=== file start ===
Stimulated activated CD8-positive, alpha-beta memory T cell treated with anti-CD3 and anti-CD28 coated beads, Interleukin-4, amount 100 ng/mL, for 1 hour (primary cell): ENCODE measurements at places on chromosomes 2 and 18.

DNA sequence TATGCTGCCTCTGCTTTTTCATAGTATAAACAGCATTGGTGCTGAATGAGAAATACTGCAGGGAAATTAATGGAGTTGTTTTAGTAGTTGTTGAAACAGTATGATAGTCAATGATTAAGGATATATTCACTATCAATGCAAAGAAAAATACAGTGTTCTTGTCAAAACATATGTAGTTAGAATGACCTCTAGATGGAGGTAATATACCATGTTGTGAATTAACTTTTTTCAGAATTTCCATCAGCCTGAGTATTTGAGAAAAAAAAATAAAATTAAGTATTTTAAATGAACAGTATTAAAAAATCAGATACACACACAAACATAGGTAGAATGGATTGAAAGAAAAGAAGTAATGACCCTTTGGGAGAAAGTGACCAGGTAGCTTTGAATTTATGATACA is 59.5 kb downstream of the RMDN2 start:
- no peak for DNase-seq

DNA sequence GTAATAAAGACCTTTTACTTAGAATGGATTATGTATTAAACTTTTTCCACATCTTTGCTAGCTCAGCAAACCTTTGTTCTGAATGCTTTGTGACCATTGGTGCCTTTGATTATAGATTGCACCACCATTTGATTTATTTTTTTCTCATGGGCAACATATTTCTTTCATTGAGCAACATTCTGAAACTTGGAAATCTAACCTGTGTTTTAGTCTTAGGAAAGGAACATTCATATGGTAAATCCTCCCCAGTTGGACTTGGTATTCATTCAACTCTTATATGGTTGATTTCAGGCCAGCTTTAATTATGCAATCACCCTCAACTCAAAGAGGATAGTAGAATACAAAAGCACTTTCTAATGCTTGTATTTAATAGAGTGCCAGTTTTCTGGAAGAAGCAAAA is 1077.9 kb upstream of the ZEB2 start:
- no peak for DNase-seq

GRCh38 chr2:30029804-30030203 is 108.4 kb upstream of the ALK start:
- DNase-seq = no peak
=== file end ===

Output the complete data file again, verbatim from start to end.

Stimulated activated CD8-positive, alpha-beta memory T cell treated with anti-CD3 and anti-CD28 coated beads, Interleukin-4, amount 100 ng/mL, for 1 hour (primary cell): ENCODE measurements at places on chromosomes 2 and 18.

DNA sequence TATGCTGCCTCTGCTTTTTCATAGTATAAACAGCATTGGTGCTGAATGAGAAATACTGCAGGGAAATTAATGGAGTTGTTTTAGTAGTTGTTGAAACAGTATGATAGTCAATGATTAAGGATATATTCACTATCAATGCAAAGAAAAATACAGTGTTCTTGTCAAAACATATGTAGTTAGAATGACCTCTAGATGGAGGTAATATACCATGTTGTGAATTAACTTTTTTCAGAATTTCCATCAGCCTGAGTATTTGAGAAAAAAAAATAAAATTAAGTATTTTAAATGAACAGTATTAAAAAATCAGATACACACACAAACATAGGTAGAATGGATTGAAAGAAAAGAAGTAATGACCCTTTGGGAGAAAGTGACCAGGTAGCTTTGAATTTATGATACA is 59.5 kb downstream of the RMDN2 start:
- no peak for DNase-seq

DNA sequence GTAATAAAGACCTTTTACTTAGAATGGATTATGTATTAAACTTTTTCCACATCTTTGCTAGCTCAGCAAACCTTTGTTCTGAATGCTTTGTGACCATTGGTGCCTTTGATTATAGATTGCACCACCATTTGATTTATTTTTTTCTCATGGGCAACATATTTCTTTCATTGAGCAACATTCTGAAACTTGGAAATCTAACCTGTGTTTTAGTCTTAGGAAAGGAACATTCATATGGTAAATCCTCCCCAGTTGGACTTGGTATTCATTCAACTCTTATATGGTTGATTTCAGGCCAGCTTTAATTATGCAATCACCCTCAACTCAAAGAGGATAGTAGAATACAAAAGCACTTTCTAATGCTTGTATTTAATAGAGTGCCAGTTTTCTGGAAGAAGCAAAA is 1077.9 kb upstream of the ZEB2 start:
- no peak for DNase-seq

GRCh38 chr2:30029804-30030203 is 108.4 kb upstream of the ALK start:
- DNase-seq = no peak